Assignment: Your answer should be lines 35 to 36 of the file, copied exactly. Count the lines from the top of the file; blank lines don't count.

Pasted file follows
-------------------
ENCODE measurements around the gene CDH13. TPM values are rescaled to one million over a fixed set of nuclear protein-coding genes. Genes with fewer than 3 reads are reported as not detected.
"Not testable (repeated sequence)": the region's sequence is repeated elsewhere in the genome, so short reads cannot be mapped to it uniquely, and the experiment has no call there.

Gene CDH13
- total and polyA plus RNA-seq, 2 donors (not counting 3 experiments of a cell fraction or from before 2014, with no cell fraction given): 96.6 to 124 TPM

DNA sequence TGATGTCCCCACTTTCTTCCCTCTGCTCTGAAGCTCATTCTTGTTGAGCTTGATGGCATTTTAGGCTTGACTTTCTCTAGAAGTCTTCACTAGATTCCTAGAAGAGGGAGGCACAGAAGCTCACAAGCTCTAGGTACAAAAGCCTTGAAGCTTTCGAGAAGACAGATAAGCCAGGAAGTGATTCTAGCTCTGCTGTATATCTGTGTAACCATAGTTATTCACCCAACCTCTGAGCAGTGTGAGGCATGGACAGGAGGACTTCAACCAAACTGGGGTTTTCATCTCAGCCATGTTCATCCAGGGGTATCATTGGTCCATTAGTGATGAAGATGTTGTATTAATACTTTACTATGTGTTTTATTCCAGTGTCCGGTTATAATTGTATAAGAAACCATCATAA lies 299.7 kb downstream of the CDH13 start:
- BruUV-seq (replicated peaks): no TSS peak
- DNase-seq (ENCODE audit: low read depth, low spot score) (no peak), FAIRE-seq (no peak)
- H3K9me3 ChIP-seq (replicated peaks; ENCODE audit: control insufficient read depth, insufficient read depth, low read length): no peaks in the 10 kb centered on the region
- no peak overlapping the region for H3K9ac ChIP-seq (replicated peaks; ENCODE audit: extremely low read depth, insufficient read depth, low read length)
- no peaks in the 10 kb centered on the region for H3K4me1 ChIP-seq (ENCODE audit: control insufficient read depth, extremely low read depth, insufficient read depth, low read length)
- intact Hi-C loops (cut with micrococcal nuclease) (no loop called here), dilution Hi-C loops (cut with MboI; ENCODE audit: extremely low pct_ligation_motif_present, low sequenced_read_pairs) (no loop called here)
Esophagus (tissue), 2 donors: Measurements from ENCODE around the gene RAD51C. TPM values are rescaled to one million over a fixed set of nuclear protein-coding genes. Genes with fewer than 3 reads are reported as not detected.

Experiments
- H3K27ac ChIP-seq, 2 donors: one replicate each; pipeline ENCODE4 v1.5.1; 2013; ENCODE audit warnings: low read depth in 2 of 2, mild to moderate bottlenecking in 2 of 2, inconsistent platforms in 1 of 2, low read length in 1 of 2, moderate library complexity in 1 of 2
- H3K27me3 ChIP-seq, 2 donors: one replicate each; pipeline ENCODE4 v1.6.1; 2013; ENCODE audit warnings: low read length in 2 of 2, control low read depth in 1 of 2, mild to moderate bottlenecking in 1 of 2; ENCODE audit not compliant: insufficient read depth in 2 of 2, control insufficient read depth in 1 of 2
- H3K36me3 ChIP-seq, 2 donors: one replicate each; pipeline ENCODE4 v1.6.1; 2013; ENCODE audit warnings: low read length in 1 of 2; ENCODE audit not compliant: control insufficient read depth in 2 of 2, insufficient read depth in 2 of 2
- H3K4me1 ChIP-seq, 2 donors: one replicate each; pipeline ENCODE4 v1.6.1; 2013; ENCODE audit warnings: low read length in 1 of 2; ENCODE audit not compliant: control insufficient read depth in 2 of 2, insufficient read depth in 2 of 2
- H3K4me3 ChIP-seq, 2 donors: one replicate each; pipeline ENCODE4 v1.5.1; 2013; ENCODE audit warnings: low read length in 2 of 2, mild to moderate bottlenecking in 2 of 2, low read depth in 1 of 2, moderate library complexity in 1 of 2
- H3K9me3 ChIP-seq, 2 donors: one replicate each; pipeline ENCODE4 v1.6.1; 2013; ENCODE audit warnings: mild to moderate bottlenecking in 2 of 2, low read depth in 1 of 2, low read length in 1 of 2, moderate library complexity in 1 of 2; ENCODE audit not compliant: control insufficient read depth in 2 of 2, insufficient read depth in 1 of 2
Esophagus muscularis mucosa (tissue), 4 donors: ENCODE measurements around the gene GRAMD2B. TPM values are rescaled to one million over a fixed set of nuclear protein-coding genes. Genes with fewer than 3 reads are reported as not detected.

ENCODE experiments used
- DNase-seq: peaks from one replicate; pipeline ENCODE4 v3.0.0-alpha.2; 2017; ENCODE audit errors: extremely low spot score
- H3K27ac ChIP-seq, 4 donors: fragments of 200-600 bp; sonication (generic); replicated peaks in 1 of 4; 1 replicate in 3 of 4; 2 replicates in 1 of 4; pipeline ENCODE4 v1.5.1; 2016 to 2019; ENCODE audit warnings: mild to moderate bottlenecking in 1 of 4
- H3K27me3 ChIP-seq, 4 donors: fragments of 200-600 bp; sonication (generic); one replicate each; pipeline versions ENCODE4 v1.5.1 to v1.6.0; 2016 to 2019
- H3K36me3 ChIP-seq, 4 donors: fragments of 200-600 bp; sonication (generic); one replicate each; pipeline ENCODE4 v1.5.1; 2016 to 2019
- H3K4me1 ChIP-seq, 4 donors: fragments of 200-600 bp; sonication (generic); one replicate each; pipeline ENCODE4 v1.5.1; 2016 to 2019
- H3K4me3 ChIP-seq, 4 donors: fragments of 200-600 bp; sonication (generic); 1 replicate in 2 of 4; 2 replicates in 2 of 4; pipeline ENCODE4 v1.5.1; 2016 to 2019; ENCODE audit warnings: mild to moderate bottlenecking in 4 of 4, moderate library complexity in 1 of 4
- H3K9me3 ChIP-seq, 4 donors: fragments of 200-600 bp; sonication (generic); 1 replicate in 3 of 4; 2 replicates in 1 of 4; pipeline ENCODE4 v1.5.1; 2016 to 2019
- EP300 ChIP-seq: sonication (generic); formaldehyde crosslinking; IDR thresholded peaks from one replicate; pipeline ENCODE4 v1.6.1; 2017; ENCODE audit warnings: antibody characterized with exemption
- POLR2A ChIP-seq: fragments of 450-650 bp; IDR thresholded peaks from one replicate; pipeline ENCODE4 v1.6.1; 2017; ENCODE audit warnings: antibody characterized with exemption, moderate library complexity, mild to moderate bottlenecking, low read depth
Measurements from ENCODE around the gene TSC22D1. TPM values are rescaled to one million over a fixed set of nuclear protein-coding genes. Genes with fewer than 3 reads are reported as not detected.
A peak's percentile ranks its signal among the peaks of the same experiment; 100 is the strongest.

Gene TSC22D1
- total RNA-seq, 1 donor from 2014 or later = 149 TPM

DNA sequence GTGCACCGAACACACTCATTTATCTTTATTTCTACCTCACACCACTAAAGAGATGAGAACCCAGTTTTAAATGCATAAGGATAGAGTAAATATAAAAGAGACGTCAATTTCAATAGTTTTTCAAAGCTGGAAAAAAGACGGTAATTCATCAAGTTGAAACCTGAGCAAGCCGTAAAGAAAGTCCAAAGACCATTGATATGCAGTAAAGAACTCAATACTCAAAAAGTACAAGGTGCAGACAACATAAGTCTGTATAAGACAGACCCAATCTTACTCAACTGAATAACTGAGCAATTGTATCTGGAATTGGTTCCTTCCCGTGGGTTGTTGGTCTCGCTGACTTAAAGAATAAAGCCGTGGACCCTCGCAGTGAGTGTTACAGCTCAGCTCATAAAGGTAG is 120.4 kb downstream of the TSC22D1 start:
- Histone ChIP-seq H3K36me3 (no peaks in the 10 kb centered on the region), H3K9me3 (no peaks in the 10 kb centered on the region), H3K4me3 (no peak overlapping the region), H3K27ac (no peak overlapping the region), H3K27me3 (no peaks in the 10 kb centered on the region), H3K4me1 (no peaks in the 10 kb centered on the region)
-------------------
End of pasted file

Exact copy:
DNA sequence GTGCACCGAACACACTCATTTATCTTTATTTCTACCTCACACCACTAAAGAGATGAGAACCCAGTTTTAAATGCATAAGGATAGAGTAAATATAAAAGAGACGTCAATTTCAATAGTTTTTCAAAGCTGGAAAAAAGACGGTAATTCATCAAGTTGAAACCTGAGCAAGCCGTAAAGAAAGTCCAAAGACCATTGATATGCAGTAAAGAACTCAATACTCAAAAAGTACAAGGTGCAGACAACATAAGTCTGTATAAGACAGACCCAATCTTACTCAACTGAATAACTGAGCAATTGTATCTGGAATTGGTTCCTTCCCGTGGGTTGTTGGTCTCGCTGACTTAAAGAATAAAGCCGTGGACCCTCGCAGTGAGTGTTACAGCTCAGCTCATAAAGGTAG is 120.4 kb downstream of the TSC22D1 start:
- Histone ChIP-seq H3K36me3 (no peaks in the 10 kb centered on the region), H3K9me3 (no peaks in the 10 kb centered on the region), H3K4me3 (no peak overlapping the region), H3K27ac (no peak overlapping the region), H3K27me3 (no peaks in the 10 kb centered on the region), H3K4me1 (no peaks in the 10 kb centered on the region)